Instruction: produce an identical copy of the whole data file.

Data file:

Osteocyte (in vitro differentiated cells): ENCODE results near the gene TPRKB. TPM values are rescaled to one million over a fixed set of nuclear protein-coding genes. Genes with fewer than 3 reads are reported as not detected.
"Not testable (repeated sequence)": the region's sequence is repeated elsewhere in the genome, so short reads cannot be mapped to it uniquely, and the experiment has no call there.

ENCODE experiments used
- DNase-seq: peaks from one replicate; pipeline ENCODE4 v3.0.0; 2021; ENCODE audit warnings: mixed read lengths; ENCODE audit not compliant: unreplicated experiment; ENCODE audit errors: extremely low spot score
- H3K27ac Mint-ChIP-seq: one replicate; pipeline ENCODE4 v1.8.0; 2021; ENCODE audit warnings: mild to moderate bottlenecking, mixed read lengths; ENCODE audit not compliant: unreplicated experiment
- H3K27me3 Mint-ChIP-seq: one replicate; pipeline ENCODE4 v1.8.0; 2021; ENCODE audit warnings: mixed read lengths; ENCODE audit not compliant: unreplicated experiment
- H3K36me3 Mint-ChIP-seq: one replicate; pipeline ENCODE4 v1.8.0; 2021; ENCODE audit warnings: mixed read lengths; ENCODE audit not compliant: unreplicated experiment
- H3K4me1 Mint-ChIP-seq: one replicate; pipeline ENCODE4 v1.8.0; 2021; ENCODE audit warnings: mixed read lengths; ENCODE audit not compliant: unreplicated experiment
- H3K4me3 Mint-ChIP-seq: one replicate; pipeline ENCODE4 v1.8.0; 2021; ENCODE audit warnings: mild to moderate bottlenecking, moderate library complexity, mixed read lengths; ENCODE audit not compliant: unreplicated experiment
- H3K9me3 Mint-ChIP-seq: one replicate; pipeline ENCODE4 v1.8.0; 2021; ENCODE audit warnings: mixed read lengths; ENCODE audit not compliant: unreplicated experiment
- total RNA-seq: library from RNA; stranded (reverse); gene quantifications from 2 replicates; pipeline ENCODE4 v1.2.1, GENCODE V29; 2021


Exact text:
Osteocyte (in vitro differentiated cells): ENCODE results near the gene TPRKB. TPM values are rescaled to one million over a fixed set of nuclear protein-coding genes. Genes with fewer than 3 reads are reported as not detected.
"Not testable (repeated sequence)": the region's sequence is repeated elsewhere in the genome, so short reads cannot be mapped to it uniquely, and the experiment has no call there.

ENCODE experiments used
- DNase-seq: peaks from one replicate; pipeline ENCODE4 v3.0.0; 2021; ENCODE audit warnings: mixed read lengths; ENCODE audit not compliant: unreplicated experiment; ENCODE audit errors: extremely low spot score
- H3K27ac Mint-ChIP-seq: one replicate; pipeline ENCODE4 v1.8.0; 2021; ENCODE audit warnings: mild to moderate bottlenecking, mixed read lengths; ENCODE audit not compliant: unreplicated experiment
- H3K27me3 Mint-ChIP-seq: one replicate; pipeline ENCODE4 v1.8.0; 2021; ENCODE audit warnings: mixed read lengths; ENCODE audit not compliant: unreplicated experiment
- H3K36me3 Mint-ChIP-seq: one replicate; pipeline ENCODE4 v1.8.0; 2021; ENCODE audit warnings: mixed read lengths; ENCODE audit not compliant: unreplicated experiment
- H3K4me1 Mint-ChIP-seq: one replicate; pipeline ENCODE4 v1.8.0; 2021; ENCODE audit warnings: mixed read lengths; ENCODE audit not compliant: unreplicated experiment
- H3K4me3 Mint-ChIP-seq: one replicate; pipeline ENCODE4 v1.8.0; 2021; ENCODE audit warnings: mild to moderate bottlenecking, moderate library complexity, mixed read lengths; ENCODE audit not compliant: unreplicated experiment
- H3K9me3 Mint-ChIP-seq: one replicate; pipeline ENCODE4 v1.8.0; 2021; ENCODE audit warnings: mixed read lengths; ENCODE audit not compliant: unreplicated experiment
- total RNA-seq: library from RNA; stranded (reverse); gene quantifications from 2 replicates; pipeline ENCODE4 v1.2.1, GENCODE V29; 2021